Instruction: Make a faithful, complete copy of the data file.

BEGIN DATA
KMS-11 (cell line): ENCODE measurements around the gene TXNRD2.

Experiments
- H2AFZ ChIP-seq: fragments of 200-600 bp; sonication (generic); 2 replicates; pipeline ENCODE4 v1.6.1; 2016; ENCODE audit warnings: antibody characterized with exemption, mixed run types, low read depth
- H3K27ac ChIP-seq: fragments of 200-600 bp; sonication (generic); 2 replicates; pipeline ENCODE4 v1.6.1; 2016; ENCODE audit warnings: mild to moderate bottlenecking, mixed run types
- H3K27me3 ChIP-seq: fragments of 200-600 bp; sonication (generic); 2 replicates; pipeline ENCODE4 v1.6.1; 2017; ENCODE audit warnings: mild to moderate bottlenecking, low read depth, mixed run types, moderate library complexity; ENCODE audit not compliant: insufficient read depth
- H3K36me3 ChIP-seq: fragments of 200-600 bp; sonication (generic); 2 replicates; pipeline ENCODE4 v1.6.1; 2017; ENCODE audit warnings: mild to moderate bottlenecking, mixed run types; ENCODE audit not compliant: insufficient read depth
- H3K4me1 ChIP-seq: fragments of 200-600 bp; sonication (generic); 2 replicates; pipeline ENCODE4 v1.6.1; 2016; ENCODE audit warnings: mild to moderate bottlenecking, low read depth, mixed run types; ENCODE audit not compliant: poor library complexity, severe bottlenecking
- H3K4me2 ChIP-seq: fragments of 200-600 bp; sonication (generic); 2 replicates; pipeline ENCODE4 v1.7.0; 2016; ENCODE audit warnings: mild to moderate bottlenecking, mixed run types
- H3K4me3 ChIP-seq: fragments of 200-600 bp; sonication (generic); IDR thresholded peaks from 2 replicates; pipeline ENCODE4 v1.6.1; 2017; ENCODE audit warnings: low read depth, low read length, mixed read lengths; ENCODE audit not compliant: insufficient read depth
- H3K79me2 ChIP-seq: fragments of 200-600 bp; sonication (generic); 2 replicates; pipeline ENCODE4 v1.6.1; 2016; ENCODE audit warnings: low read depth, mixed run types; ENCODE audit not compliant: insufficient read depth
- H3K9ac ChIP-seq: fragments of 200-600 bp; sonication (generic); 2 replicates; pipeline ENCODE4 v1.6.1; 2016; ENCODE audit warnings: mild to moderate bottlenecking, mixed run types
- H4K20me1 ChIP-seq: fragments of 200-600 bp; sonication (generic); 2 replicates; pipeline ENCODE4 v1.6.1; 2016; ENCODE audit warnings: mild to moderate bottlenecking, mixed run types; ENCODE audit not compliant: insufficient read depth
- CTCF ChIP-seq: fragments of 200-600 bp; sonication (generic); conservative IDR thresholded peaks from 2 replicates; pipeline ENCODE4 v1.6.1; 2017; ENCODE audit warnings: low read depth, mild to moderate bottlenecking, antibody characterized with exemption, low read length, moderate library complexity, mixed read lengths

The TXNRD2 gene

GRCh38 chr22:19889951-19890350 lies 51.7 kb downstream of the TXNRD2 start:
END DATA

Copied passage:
KMS-11 (cell line): ENCODE measurements around the gene TXNRD2.

Experiments
- H2AFZ ChIP-seq: fragments of 200-600 bp; sonication (generic); 2 replicates; pipeline ENCODE4 v1.6.1; 2016; ENCODE audit warnings: antibody characterized with exemption, mixed run types, low read depth
- H3K27ac ChIP-seq: fragments of 200-600 bp; sonication (generic); 2 replicates; pipeline ENCODE4 v1.6.1; 2016; ENCODE audit warnings: mild to moderate bottlenecking, mixed run types
- H3K27me3 ChIP-seq: fragments of 200-600 bp; sonication (generic); 2 replicates; pipeline ENCODE4 v1.6.1; 2017; ENCODE audit warnings: mild to moderate bottlenecking, low read depth, mixed run types, moderate library complexity; ENCODE audit not compliant: insufficient read depth
- H3K36me3 ChIP-seq: fragments of 200-600 bp; sonication (generic); 2 replicates; pipeline ENCODE4 v1.6.1; 2017; ENCODE audit warnings: mild to moderate bottlenecking, mixed run types; ENCODE audit not compliant: insufficient read depth
- H3K4me1 ChIP-seq: fragments of 200-600 bp; sonication (generic); 2 replicates; pipeline ENCODE4 v1.6.1; 2016; ENCODE audit warnings: mild to moderate bottlenecking, low read depth, mixed run types; ENCODE audit not compliant: poor library complexity, severe bottlenecking
- H3K4me2 ChIP-seq: fragments of 200-600 bp; sonication (generic); 2 replicates; pipeline ENCODE4 v1.7.0; 2016; ENCODE audit warnings: mild to moderate bottlenecking, mixed run types
- H3K4me3 ChIP-seq: fragments of 200-600 bp; sonication (generic); IDR thresholded peaks from 2 replicates; pipeline ENCODE4 v1.6.1; 2017; ENCODE audit warnings: low read depth, low read length, mixed read lengths; ENCODE audit not compliant: insufficient read depth
- H3K79me2 ChIP-seq: fragments of 200-600 bp; sonication (generic); 2 replicates; pipeline ENCODE4 v1.6.1; 2016; ENCODE audit warnings: low read depth, mixed run types; ENCODE audit not compliant: insufficient read depth
- H3K9ac ChIP-seq: fragments of 200-600 bp; sonication (generic); 2 replicates; pipeline ENCODE4 v1.6.1; 2016; ENCODE audit warnings: mild to moderate bottlenecking, mixed run types
- H4K20me1 ChIP-seq: fragments of 200-600 bp; sonication (generic); 2 replicates; pipeline ENCODE4 v1.6.1; 2016; ENCODE audit warnings: mild to moderate bottlenecking, mixed run types; ENCODE audit not compliant: insufficient read depth
- CTCF ChIP-seq: fragments of 200-600 bp; sonication (generic); conservative IDR thresholded peaks from 2 replicates; pipeline ENCODE4 v1.6.1; 2017; ENCODE audit warnings: low read depth, mild to moderate bottlenecking, antibody characterized with exemption, low read length, moderate library complexity, mixed read lengths

The TXNRD2 gene

GRCh38 chr22:19889951-19890350 lies 51.7 kb downstream of the TXNRD2 start: